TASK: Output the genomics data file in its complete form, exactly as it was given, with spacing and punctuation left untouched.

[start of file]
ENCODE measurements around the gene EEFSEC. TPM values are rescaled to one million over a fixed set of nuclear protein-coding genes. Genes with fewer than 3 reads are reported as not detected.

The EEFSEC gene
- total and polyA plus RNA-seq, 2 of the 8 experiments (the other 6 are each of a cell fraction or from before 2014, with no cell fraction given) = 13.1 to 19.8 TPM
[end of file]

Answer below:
ENCODE measurements around the gene EEFSEC. TPM values are rescaled to one million over a fixed set of nuclear protein-coding genes. Genes with fewer than 3 reads are reported as not detected.

The EEFSEC gene
- total and polyA plus RNA-seq, 2 of the 8 experiments (the other 6 are each of a cell fraction or from before 2014, with no cell fraction given) = 13.1 to 19.8 TPM